A brief look at ‘grams of interest to engage teens and librarians navigating this social media platform.

While library Instagram feeds share images of programs in action, memes that make you chuckle, smiling library staff members, and striking images of the building and grounds, the majority of posts are focused on books. Whether it be new books that just arrived, a fresh book display, pets posing with books, or book recommendations (to name a few!), libraries are finding ways to showcase materials to patrons. Recently, I’ve found that many libraries are tagging authors, illustrators, and publishers in the comments section of the post or in the image itself. At first glance this may seem commonplace given the constant sharing and tagging that goes on within the platform, but in light of the Future of Library Services for and with Teens report and YALSA’s Social Networking Toolkit, the action has an important impact.

The Futures report explains that today’s library staff have the tools to meet teens where they are and must help them develop multiple literacies that extend beyond the library’s physical space. Listed in the report are seven ways that we can help teens gain media literacy skills as presented by Renee Hobbs at the Summit on the Future of Library Services and Teens. As suggested by the list, getting teens to think about how they interact with media can help them analyze what they consume and make good choices with regard to what they listen to, read, and watch. Library staff can help teens research personal interests and gain skills that will help them analyze and interpret messages, create content, as well as share ideas and represent themselves in the future. In terms of social media specifically, the Social Networking Toolkit states that the act of creating a social media profile, writing content and comments, and editing content develops reading and writing skills. Learning how to use social media tools in a safe environment will allow teens to develop boundaries and expectations when using social platforms, demonstrate a commitment to learning, feel empowered, and see library staff and teachers as positive role models for navigating social media. The Social Networking Toolkit provides an example in which a teen follows an author’s blog or Twitter feed as the author reflects on his or her writing and reading experience. The student can then use the author’s social media account as both a platform for research and a way to communicate with the author.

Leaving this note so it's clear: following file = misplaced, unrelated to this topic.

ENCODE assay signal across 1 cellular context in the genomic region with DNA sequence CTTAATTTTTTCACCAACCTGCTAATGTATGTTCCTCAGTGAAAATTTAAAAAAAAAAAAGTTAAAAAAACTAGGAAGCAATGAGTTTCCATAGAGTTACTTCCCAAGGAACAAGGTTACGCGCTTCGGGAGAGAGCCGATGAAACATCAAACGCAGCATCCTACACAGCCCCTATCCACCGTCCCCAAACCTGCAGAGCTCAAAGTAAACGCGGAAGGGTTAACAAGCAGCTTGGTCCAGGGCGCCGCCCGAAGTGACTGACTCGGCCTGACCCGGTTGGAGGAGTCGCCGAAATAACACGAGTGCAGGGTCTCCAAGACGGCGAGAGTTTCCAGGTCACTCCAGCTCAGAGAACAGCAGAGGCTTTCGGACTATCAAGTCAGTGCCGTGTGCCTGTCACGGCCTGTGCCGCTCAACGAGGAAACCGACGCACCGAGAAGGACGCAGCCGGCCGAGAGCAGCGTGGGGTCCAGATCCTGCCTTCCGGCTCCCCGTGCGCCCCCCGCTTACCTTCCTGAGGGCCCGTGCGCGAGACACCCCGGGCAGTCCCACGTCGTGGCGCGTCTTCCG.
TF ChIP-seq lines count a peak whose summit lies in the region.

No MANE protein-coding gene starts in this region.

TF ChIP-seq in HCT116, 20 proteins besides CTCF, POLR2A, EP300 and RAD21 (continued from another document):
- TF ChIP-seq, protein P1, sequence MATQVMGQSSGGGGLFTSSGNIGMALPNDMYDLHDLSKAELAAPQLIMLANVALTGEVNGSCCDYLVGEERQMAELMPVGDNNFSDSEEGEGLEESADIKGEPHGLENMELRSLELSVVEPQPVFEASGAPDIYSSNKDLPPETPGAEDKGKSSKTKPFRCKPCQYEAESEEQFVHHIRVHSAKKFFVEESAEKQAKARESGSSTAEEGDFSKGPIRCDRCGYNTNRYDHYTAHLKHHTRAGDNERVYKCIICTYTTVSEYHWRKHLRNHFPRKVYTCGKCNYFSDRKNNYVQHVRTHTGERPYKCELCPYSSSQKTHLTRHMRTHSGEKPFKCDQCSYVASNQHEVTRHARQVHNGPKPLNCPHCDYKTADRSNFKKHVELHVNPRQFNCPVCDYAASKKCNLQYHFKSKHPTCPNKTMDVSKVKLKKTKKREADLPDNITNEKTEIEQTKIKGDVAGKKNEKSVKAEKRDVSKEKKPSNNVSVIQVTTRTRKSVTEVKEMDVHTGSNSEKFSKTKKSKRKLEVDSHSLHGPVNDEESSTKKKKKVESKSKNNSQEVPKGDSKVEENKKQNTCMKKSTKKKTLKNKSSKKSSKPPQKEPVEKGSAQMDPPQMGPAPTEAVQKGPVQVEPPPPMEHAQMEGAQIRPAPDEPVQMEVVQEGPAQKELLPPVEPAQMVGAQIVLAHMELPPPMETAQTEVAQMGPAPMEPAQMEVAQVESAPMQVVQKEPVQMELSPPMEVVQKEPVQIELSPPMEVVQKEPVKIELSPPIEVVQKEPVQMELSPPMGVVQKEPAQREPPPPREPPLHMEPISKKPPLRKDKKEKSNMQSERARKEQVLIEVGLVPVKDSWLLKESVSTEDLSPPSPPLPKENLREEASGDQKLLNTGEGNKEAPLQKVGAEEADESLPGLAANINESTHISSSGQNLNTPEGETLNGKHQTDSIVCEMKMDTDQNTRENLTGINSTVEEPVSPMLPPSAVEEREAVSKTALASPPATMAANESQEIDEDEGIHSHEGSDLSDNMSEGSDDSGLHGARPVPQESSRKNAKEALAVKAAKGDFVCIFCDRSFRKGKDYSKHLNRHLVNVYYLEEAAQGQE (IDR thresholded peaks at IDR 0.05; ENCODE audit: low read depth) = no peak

Taking all of this into consideration, a library that tags an author, illustrator, or publisher in an Instagram post can have an important, positive impact on teens. In their social media profiles, most authors provide a link to their website which frequently contains links to blogs, book lists, other content of interest, and additional social media accounts. By tagging an author or illustrator in a post, libraries are providing a way for teens to discover more about the authors they enjoy, engage in digital and media content, encounter new social media platforms, and develop skills they will need in the future. Similarly, tagging a publisher acts as a form of readers’ advisory by providing teens with access to lists of books they may enjoy. Providing a direct link to authors, illustrators, and publishers in Instagram photos or in the comments section is one way to connect teens to outside resources that give them an opportunity to explore personal interests and develop multiple literacy skills.

The images included in this week’s post are examples of how libraries have Instagrammed books within the last few weeks. Colorful spring book displays are popping up as well as Literary March Madness contests and readers’ advisory posts.


About Meaghan Darling

Meaghan is the Youth Services Librarian at the Sparta Public Library in Sparta, New Jersey.

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